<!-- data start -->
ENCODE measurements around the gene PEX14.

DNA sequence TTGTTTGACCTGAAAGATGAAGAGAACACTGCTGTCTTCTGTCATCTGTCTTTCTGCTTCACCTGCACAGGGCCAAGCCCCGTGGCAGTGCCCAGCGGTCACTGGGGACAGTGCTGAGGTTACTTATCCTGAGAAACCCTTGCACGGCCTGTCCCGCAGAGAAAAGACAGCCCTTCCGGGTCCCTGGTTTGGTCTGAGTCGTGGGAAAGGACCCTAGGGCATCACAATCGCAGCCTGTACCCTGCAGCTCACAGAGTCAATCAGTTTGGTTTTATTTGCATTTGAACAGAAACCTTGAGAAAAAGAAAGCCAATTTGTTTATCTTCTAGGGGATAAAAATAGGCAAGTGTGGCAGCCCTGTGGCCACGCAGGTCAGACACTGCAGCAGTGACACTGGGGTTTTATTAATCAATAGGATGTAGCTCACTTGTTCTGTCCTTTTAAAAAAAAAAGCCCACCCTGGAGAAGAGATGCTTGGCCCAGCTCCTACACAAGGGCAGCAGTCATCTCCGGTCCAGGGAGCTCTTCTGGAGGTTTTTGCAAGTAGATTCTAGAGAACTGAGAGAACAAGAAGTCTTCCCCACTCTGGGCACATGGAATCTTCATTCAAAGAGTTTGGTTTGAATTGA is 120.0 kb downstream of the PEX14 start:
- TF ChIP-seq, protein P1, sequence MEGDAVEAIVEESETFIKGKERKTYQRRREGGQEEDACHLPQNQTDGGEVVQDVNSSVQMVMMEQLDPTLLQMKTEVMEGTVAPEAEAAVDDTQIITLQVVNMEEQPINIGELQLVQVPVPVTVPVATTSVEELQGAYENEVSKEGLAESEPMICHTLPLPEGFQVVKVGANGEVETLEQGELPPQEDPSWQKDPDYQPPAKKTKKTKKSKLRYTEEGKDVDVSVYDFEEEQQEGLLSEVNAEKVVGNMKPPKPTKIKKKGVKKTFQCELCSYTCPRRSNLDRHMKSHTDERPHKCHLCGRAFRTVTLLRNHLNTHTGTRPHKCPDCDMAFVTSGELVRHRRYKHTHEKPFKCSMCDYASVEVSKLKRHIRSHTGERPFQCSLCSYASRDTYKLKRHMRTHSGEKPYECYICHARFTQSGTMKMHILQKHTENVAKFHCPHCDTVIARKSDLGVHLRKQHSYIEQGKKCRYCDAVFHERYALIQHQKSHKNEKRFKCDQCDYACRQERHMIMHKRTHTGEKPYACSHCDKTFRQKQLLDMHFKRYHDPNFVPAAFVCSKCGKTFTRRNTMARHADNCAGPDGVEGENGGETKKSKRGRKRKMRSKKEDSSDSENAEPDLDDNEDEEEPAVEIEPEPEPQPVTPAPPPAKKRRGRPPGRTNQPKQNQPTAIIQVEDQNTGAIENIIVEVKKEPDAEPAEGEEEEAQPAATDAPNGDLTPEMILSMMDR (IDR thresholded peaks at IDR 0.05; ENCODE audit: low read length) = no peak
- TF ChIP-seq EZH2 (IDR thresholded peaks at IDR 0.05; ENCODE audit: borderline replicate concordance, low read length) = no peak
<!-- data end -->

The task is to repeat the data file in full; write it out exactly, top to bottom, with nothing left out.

ENCODE measurements around the gene PEX14.

DNA sequence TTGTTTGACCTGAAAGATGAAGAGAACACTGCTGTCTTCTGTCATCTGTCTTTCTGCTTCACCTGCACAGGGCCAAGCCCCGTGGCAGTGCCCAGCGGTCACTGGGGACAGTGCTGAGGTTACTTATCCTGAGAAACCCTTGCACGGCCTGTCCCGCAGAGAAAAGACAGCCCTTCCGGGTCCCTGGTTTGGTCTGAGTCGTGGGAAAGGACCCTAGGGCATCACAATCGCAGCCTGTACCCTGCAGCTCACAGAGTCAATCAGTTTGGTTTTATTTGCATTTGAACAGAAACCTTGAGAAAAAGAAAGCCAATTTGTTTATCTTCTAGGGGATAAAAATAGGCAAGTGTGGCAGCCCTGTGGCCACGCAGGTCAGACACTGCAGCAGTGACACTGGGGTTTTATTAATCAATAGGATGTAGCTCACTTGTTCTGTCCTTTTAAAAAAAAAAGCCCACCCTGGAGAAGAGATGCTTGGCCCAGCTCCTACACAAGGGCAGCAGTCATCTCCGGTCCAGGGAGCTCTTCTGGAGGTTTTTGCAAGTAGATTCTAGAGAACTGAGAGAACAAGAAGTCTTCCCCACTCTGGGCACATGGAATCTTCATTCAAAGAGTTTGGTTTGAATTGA is 120.0 kb downstream of the PEX14 start:
- TF ChIP-seq, protein P1, sequence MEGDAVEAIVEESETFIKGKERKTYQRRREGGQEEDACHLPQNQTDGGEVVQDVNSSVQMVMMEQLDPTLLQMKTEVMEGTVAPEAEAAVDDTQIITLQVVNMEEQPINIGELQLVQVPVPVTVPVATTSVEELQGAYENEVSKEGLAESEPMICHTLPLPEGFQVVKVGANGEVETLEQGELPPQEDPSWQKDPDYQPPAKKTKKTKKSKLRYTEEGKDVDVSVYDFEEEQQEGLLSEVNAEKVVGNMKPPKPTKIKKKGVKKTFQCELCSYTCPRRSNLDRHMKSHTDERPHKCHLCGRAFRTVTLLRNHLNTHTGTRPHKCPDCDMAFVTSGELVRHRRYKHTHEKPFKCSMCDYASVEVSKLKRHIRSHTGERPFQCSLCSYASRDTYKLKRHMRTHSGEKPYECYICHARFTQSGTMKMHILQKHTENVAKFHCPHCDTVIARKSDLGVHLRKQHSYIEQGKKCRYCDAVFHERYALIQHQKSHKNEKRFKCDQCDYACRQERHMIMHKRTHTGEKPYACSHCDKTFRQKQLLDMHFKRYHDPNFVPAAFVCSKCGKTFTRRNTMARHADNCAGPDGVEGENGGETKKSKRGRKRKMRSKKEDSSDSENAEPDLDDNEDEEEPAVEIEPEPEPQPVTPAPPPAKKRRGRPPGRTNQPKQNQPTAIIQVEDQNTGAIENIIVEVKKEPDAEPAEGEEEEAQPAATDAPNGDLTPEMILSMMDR (IDR thresholded peaks at IDR 0.05; ENCODE audit: low read length) = no peak
- TF ChIP-seq EZH2 (IDR thresholded peaks at IDR 0.05; ENCODE audit: borderline replicate concordance, low read length) = no peak